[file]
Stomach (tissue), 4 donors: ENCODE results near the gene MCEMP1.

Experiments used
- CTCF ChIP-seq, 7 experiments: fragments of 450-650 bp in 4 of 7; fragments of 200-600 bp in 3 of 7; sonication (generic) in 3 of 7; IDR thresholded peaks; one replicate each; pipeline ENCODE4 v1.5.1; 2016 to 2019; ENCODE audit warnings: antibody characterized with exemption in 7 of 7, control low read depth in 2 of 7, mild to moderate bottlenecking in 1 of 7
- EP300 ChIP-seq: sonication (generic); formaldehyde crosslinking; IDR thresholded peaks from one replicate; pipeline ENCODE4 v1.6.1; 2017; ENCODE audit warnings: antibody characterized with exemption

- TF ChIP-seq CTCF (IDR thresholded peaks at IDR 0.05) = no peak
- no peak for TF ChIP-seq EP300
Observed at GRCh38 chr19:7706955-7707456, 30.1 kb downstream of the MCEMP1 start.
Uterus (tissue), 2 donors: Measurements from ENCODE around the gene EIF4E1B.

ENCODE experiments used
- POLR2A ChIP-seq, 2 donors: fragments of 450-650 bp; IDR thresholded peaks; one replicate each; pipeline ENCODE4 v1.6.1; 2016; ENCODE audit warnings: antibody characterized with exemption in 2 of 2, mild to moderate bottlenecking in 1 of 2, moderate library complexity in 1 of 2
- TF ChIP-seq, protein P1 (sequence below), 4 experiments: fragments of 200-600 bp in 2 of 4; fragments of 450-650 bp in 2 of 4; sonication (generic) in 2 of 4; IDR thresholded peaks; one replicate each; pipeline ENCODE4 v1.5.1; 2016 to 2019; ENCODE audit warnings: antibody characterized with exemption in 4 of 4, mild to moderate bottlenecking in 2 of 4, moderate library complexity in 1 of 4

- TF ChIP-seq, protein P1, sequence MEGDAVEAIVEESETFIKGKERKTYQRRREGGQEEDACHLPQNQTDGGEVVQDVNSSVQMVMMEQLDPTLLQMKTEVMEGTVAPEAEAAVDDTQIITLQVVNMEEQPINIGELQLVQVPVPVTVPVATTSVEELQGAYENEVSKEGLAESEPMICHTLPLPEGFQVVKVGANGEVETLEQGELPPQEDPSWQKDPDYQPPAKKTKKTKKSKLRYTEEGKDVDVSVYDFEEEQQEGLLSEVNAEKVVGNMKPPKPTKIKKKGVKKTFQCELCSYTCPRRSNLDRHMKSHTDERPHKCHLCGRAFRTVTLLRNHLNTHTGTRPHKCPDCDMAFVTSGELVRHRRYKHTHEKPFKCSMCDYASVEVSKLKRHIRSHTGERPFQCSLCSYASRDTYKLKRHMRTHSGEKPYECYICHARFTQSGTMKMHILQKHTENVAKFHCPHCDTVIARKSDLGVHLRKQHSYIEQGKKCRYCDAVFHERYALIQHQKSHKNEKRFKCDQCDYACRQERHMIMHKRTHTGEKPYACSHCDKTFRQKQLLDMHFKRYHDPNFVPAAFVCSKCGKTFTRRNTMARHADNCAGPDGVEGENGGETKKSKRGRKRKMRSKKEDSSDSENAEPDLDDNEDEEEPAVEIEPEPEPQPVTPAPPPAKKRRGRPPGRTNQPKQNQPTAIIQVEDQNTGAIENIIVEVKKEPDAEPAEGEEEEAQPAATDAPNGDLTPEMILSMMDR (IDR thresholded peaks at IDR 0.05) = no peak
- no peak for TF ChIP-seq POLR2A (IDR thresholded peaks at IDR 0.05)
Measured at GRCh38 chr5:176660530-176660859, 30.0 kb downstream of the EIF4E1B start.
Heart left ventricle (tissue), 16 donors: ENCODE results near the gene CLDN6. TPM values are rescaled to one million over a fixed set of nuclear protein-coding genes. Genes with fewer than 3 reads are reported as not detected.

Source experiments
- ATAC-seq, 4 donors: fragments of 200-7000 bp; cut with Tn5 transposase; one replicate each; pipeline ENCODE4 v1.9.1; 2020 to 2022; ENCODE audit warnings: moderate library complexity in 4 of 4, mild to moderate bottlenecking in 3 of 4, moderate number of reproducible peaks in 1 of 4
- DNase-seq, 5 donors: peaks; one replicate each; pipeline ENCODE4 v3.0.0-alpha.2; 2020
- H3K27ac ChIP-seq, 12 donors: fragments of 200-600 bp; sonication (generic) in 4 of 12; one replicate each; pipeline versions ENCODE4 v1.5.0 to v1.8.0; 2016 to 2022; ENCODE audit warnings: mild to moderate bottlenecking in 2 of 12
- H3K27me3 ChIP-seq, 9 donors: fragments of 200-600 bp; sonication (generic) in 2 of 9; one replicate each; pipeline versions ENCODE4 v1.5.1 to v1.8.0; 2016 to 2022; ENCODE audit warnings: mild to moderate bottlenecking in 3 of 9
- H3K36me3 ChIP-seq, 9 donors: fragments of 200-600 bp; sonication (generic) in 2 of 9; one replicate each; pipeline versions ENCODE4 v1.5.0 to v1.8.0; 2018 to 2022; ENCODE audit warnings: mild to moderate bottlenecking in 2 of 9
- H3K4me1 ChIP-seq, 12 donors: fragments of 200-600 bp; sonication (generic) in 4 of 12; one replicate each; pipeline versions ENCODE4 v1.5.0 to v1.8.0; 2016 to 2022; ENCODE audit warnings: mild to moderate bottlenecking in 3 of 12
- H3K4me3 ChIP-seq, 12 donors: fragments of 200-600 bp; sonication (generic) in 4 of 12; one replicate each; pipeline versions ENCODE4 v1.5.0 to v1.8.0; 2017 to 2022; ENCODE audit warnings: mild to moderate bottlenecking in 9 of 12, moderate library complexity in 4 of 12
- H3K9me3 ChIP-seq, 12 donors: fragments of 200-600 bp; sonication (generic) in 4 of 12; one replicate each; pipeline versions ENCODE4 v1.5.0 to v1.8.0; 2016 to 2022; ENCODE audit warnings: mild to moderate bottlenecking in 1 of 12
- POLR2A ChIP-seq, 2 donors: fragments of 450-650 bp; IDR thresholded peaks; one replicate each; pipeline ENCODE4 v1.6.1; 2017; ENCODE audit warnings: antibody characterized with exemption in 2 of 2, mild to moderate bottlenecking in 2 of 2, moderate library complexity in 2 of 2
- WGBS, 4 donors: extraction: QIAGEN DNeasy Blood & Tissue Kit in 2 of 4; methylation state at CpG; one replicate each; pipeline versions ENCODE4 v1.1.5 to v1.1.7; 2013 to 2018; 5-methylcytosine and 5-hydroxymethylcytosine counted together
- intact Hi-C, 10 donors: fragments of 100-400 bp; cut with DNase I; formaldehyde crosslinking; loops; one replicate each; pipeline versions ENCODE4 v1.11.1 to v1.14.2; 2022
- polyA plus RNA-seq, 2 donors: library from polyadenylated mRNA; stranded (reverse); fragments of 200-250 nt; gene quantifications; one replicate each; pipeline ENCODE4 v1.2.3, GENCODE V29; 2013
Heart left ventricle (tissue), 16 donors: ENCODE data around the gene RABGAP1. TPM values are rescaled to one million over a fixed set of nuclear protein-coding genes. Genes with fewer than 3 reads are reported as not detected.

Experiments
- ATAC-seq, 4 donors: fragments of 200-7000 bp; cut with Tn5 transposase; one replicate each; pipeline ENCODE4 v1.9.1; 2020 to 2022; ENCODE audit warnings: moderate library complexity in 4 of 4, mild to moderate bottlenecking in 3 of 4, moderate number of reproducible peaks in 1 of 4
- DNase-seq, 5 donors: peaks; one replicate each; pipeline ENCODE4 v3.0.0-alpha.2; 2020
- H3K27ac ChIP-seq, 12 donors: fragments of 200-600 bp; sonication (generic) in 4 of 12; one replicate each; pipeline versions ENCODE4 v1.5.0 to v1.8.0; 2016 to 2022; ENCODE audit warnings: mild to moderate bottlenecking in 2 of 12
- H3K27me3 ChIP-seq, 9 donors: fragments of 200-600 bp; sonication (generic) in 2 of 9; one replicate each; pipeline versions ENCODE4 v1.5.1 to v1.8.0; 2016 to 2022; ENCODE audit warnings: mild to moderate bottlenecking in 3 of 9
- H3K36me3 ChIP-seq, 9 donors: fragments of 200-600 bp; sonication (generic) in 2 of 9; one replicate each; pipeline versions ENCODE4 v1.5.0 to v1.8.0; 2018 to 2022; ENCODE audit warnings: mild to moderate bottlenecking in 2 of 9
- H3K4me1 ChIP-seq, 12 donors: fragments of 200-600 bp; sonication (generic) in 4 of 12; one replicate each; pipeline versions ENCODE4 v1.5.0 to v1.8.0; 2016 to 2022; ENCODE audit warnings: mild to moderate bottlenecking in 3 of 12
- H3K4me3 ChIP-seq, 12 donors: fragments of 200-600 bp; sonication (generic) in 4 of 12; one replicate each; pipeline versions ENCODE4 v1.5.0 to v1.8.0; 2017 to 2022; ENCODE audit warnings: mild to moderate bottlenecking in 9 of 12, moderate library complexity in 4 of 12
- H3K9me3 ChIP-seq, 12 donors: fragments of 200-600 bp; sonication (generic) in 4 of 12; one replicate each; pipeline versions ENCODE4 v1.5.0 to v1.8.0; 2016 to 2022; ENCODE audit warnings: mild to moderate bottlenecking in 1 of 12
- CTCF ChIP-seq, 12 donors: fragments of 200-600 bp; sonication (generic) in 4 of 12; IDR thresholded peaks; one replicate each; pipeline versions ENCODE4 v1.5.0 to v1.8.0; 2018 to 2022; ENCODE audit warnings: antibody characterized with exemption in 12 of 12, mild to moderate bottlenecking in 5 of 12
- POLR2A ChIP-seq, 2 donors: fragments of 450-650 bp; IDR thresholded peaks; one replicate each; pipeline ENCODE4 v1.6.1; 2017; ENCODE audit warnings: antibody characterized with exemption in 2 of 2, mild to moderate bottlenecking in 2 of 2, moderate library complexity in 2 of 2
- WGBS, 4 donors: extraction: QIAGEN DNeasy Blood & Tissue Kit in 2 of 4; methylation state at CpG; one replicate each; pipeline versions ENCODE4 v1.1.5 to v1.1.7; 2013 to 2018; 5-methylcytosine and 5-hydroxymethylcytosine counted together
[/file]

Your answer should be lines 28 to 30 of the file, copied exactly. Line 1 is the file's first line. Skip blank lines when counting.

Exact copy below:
- polyA plus RNA-seq, 2 donors: library from polyadenylated mRNA; stranded (reverse); fragments of 200-250 nt; gene quantifications; one replicate each; pipeline ENCODE4 v1.2.3, GENCODE V29; 2013
Heart left ventricle (tissue), 16 donors: ENCODE data around the gene RABGAP1. TPM values are rescaled to one million over a fixed set of nuclear protein-coding genes. Genes with fewer than 3 reads are reported as not detected.

Experiments